By Chris Lawrence
The disciplining of U.S. Navy SEALs who aided a video game maker was conducted in a more public fashion than typically done in order to send a message to the SEALs community about keeping classified information secret, CNN has learned.
Seven U.S. Navy SEALs have been reprimanded for giving up classified information connected to their work so a video game could seem more realistic, according to a Navy official.
The seven were charged with the unauthorized showing of their official combat gear and dereliction of duty for disclosing classified material, according to the official, who is familiar with the investigation. The letters of reprimand will be "considered" when the SEALs go up for promotion, essentially ending any chance of advancement in the Navy.
At least one of the SEALs disciplined was part of the team that raided Osama bin Laden's compound in Pakistan, a defense official said Friday.
The reprimand was not conducted privately, as is usually the case. The decision was made "at the command level" to conduct the disciplinary proceedings, with most members of the command present, "to send a message to other SEALs" that revealing classified information and publicly speaking about their missions is "unacceptable."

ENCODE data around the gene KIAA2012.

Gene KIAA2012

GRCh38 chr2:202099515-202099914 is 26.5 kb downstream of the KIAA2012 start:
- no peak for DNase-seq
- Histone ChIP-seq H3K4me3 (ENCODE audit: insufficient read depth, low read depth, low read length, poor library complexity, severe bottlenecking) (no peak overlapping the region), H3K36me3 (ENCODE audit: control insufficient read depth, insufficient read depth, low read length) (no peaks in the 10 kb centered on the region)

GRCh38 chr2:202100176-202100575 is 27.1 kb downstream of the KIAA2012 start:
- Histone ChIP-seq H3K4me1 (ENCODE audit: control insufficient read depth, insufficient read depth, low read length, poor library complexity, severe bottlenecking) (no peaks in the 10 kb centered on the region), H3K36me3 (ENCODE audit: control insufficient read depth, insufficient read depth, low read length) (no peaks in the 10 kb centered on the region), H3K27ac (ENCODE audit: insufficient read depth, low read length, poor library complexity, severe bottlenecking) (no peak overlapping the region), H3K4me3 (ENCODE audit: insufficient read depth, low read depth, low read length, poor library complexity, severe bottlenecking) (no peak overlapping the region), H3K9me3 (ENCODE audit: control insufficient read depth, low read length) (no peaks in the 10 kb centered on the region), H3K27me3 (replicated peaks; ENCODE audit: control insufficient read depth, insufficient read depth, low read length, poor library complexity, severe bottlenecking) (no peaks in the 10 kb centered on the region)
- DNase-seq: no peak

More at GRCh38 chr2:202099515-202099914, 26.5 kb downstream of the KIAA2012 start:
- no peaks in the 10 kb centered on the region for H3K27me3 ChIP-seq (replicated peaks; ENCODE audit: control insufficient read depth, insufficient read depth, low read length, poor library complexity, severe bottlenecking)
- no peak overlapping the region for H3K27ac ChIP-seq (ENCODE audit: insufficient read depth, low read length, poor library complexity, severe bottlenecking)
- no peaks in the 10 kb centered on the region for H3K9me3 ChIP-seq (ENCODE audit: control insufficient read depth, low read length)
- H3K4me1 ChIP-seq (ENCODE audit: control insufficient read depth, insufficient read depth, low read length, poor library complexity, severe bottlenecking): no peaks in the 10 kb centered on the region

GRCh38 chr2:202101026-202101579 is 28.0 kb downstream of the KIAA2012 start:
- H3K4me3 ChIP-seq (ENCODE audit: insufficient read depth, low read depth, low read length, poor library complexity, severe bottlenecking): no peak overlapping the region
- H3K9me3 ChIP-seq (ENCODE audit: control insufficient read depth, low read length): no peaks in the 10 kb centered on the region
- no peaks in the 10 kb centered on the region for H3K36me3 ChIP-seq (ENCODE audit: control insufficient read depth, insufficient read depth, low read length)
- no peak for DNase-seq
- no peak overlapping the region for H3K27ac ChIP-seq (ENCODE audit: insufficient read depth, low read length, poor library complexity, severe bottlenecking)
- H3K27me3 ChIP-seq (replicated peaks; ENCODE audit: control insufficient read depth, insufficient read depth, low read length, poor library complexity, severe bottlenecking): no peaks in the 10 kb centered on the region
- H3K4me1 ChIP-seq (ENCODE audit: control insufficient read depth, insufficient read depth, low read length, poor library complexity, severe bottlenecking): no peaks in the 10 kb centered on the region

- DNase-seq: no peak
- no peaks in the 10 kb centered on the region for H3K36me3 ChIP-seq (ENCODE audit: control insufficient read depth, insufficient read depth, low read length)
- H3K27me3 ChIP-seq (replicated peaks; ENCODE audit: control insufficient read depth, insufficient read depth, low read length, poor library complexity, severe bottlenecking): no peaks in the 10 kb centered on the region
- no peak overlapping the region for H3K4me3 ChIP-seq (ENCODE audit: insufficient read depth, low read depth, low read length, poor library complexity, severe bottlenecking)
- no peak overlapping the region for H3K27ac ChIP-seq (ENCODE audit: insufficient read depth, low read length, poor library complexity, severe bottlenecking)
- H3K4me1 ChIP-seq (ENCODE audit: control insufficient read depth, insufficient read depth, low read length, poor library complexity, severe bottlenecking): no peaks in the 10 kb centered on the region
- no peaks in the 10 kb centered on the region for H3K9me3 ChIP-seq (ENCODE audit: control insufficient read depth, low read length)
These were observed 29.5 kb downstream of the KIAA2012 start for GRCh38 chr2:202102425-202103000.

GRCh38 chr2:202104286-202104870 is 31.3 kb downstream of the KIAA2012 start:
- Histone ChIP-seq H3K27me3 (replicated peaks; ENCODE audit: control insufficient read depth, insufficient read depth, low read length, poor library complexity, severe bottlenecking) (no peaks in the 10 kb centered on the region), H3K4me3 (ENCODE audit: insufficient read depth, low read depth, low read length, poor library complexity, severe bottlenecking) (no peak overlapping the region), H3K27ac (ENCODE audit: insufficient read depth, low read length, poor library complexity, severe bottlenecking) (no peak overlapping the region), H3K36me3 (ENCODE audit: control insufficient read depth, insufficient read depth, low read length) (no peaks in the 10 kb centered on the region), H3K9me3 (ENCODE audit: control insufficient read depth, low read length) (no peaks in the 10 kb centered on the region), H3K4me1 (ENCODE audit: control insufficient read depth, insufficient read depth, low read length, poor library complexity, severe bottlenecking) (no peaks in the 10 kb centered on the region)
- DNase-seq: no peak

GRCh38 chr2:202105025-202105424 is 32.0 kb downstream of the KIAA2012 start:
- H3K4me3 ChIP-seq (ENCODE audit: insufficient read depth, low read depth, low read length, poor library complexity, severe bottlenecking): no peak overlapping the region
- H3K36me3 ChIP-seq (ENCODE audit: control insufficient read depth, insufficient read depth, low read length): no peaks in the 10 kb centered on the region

CNN has also learned that the public chastising of the SEALs is part of a broader concern about the increasingly public image of the special operations force. The Naval Special Warfare Development Group, popularly known as SEAL Team Six, was the subject of a recent TV movie about the bin Laden raid and will feature in another upcoming film about the rescue of a ship's captain kidnapped by Somali pirates.
The Pentagon says another member of SEAL Team Six on the bin Laden raid recently wrote a book, "No Easy Day," without clearing its release through government officials. The Defense Department official says all of these incidents factored into the command's decision to reprimand the seven SEALs in front of their entire command.
"Naval Special Warfare (NSW) takes all allegations of misconduct seriously and conducts investigations to determine the facts. We likewise take seriously the Non-Disclosure Agreements signed by Sailors and adherence to the articles of the Uniformed Code of Military Justice," Rear Adm. Garry Bonelli, deputy commander of the Naval Special Warfare Center, said in a statement to Security Clearance on Thursday night.
"We do not tolerate deviations from the policies that govern who we are and what we do as sailors in the United States Navy. The non-judicial punishment decisions made today send a clear message throughout our Force that we are and will be held to a high standard of accountability."